The results suggest that over 30% of civilian-related injury survivors admitted to EDs experience moderate-to-high levels of PTSD symptoms within the first post-trauma year, with those reporting assaultive violence at increased risk of both immediate and longer-term symptoms.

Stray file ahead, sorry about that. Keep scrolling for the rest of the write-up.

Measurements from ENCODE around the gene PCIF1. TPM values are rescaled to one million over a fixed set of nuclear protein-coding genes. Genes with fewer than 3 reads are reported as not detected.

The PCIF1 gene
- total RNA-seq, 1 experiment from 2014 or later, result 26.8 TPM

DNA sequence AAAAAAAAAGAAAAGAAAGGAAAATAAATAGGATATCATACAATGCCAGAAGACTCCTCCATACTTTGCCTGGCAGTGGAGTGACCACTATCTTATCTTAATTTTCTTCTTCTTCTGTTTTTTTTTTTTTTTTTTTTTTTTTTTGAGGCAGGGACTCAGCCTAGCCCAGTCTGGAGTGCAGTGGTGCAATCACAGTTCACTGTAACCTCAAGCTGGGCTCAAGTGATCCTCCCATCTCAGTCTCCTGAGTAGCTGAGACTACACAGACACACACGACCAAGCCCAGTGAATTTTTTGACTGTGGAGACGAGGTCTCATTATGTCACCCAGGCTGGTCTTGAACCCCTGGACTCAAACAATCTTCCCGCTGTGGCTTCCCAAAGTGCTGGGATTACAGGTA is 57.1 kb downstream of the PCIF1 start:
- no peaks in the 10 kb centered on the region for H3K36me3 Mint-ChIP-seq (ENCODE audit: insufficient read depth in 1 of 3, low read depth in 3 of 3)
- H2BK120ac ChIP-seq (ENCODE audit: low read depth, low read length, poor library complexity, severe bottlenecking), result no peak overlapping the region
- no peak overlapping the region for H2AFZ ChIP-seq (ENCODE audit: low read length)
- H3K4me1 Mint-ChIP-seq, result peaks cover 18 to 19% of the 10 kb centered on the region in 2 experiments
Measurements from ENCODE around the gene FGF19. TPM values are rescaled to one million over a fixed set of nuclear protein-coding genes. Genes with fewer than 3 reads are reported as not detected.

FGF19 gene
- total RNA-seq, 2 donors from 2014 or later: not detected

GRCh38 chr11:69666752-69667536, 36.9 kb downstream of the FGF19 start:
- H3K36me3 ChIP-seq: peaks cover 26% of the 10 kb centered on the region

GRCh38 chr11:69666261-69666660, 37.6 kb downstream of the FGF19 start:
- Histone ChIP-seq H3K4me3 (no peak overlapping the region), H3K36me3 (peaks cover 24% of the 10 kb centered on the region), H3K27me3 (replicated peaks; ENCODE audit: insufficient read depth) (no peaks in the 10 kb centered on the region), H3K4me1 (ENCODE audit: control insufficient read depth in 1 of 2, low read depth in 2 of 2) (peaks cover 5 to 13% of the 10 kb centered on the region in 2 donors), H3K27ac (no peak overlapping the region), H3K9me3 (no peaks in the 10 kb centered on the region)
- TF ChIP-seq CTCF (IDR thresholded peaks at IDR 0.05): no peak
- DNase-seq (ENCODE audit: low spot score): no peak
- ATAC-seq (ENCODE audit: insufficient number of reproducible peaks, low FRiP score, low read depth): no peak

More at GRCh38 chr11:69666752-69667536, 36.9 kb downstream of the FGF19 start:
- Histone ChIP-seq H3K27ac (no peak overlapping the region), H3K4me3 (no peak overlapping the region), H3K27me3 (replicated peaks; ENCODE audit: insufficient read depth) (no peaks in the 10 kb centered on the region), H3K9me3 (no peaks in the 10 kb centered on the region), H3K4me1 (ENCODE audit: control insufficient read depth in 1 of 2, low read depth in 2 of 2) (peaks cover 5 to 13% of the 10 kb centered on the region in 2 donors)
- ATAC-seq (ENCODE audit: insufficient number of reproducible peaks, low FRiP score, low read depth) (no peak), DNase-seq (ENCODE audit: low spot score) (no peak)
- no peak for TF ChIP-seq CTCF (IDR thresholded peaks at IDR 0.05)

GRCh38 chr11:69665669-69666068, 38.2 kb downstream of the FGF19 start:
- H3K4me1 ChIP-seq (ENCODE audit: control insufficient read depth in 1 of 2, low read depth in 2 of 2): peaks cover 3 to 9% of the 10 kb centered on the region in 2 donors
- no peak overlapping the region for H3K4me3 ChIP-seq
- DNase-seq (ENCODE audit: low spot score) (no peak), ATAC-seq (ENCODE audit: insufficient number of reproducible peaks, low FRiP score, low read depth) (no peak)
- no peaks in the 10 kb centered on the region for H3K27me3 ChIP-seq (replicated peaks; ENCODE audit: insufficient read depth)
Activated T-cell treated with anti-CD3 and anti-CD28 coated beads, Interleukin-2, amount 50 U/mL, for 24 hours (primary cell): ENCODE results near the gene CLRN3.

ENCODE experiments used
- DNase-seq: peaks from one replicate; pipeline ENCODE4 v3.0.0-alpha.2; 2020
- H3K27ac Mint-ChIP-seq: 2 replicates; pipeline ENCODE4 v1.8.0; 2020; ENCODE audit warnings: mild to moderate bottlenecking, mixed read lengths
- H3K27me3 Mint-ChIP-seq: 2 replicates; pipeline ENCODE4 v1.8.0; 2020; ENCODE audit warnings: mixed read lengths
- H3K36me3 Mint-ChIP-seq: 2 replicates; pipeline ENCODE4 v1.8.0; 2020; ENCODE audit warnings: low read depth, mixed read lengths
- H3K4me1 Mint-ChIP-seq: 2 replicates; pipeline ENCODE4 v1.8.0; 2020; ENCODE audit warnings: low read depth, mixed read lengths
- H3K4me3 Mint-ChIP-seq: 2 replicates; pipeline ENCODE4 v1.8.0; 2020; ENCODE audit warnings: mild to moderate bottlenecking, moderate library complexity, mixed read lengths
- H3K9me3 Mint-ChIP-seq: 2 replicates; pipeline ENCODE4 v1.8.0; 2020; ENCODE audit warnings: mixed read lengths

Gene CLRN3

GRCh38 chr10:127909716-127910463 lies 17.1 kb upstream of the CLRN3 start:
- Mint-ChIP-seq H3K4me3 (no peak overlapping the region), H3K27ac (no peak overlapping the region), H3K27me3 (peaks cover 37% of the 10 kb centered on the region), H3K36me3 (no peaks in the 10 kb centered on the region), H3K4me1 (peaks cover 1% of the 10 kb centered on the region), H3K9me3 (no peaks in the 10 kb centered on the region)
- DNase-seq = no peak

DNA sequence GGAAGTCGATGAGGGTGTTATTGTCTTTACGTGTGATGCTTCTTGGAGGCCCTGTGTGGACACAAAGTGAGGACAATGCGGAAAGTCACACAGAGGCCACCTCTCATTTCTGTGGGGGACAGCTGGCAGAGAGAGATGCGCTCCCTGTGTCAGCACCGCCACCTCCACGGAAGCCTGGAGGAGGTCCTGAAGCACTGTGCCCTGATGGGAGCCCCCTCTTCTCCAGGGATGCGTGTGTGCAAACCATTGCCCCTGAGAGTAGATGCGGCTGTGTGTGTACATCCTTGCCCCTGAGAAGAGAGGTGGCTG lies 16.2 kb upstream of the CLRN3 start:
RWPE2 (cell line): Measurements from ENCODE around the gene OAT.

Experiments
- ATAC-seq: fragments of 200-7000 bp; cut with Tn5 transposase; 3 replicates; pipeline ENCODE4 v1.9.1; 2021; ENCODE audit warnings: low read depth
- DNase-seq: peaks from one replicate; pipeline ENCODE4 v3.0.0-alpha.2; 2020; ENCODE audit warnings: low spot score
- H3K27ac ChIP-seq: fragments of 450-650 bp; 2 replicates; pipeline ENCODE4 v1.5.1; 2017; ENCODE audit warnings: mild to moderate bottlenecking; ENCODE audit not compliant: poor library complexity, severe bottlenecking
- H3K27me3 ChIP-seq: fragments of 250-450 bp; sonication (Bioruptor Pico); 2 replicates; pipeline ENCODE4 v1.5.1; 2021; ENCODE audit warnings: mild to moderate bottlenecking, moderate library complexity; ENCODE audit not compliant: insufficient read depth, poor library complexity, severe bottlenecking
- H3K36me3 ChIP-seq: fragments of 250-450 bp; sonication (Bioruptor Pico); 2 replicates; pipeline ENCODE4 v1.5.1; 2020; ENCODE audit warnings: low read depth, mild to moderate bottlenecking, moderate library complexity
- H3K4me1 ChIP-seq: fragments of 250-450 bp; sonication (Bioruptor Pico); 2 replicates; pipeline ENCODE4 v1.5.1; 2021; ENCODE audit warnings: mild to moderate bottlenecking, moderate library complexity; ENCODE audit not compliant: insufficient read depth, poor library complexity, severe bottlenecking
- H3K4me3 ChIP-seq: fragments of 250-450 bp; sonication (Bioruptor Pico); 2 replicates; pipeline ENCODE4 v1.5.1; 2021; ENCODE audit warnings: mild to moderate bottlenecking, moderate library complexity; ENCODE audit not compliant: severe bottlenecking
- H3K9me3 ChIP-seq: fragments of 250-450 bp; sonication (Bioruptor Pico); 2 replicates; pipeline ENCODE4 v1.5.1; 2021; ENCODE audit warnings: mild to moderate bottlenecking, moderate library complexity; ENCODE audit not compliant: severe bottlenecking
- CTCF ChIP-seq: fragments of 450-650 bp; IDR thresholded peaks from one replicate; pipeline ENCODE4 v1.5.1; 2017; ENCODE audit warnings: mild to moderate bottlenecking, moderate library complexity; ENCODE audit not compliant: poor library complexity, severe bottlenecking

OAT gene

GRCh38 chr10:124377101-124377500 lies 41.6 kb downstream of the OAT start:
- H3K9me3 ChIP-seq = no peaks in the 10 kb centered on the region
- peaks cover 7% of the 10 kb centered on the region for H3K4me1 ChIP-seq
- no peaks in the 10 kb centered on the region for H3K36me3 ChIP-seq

Although moving from institutional to home-like long-term care (LTC) settings can promote and sustain the health and wellbeing of older adults, there has been little research examining how home is perceived by older adults when moving between care settings. A qualitative study was conducted over a two-year period during the relocation of residents and staff from an institutional LTC home to a purpose-built LTC home in Western Canada. The study explored perceptions of home amongst residents, family members and staff. Accordingly, 210 semi-structured interviews were conducted at five time-points with 35 residents, 23 family members and 81 staff. Thematic analyses generated four superordinate themes that are suggestive of how to create and enhance a sense of home in LTC settings: (a) physical environment features; (b) privacy and personalisation; (c) autonomy, choice and flexibility; and (d) connectedness and togetherness. The findings reveal that the physical environment features are foundational for the emergence of social and personal meanings associated with a sense of home, and highlight the impact of care practices on the sense of home when the workplace becomes a home. In addition, tension that arises between providing care and creating a home-like environment in LTC settings is discussed.